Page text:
|Length||17.9 km (11.1 mi)|
Valiasr Street (Persian: خیابان ولیعصر) is a tree-lined street in Tehran, Iran, dividing the metropolis into western and eastern parts. It is considered one of Tehran's main thoroughfares and commercial centres. It is also the longest street in the Middle East, and was reported as one of the longest in the world by former BBC (now Al Jazeera) journalist Rageh Omaar during the television documentary Welcome to Tehran.
The street was built by Reza Shah Pahlavi's order and called the Pahlavi Street. After the 1979 Islamic Revolution the street's name was changed initially to Mossadeq Street (in reference to former nationalist prime minister Mohammad Mossadeq) and later to Valiasr (a reference to the 12th Shi'ite Imam). Valiasr Street is the hub of different activities in Tehran and innumerable shops and restaurants as well a large number of parks (like Mellat Park), highways, cultural centers are situated along this long avenue.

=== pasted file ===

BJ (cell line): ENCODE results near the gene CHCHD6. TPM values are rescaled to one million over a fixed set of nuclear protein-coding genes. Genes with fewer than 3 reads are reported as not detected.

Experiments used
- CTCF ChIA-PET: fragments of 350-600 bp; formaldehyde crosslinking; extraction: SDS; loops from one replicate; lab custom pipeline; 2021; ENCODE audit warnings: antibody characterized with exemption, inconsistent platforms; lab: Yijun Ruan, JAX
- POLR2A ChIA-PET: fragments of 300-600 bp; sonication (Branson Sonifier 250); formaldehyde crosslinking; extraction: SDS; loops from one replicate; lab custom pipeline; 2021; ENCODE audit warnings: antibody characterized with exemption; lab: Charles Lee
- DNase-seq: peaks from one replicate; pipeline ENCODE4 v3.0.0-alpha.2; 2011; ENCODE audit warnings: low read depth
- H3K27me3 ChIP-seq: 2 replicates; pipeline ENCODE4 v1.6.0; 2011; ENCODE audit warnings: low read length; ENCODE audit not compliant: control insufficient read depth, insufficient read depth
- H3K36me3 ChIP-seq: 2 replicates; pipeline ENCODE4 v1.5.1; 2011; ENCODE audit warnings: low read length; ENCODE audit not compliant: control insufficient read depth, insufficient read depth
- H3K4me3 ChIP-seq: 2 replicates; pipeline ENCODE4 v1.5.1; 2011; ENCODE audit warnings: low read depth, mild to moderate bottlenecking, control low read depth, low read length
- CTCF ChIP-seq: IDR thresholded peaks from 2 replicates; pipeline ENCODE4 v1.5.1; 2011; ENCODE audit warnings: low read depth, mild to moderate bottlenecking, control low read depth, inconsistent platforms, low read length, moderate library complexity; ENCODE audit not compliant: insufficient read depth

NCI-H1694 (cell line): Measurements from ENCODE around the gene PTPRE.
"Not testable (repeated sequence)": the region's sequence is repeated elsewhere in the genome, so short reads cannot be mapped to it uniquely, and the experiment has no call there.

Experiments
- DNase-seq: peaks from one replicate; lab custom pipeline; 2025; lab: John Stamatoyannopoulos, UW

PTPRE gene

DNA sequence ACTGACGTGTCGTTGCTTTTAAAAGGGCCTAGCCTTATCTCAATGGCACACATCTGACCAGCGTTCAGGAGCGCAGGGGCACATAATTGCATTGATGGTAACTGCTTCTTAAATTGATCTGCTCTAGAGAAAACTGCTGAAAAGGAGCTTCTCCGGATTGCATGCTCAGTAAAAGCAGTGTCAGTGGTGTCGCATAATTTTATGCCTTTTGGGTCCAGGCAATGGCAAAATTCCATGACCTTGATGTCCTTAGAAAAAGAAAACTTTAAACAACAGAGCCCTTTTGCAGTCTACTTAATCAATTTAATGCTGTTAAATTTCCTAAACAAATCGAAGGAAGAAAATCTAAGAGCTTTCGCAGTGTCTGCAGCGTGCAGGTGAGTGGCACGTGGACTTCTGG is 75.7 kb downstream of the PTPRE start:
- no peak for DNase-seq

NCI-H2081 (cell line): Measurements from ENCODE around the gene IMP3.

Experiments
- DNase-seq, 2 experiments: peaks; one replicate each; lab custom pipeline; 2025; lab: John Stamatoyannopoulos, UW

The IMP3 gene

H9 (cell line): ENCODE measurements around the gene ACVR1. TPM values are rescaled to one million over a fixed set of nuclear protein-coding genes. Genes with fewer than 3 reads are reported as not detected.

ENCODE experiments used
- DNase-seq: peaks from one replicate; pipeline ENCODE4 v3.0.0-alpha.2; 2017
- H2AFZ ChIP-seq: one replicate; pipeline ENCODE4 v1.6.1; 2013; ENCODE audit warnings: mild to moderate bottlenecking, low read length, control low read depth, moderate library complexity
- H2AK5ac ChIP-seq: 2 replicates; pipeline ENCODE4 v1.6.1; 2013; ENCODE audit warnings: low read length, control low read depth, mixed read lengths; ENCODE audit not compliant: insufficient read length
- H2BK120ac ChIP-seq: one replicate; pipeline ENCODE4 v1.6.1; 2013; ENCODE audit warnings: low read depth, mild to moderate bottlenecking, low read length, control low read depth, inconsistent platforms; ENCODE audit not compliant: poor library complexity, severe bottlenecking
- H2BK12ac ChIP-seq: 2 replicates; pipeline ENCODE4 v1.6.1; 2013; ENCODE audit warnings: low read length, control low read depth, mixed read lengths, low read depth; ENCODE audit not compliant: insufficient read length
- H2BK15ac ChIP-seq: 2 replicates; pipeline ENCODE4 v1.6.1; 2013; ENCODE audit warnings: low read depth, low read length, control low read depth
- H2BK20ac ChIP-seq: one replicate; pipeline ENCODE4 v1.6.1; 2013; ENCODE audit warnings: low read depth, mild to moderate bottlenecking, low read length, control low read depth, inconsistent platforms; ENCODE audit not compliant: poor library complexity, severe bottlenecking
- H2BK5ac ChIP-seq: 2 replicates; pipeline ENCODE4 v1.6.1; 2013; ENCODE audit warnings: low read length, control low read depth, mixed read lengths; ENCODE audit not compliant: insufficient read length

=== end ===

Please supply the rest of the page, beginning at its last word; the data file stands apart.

Valiasr Avenue is the main Shopping street in Tehran and whole Iran. Many foreign chain stores have branches on this street like Benetton Group (3 stores), Reebok, Adidas, etc. Many important shopping centers of Tehran are located on the Valiasr street like the Tandis Center (located at northeast point of the street at Tajrish Sq.), the Safavieh Mall, the Eskan Shopping center and many more. Many luxury jewellery and accessories stores like Rolex, Tag Heuer, etc. are located on this street. Furthermore hundreds of other local stores are located at Valiasr.
- Many Restaurants and hotels are located and distributed on this street.
- Tehran City Theatre
- Mellat Park and Saéi Park (Two of Tehran´s most visited Parks)
- Many Cinemas
Valiasr runs from the Tehran's railway station (1117 meters elevation above sea level) in the south of the city to the Tajrish square (1612 meters elevation above sea level) in the north.
Valiasr runs for 12 miles (19.3 kilometers), north to south, and is filled with traffic at all hours, even until the early hours of the morning. The shops stay open late and the kiosks sell fresh fruit juice, coffee and newspapers.
- google earth
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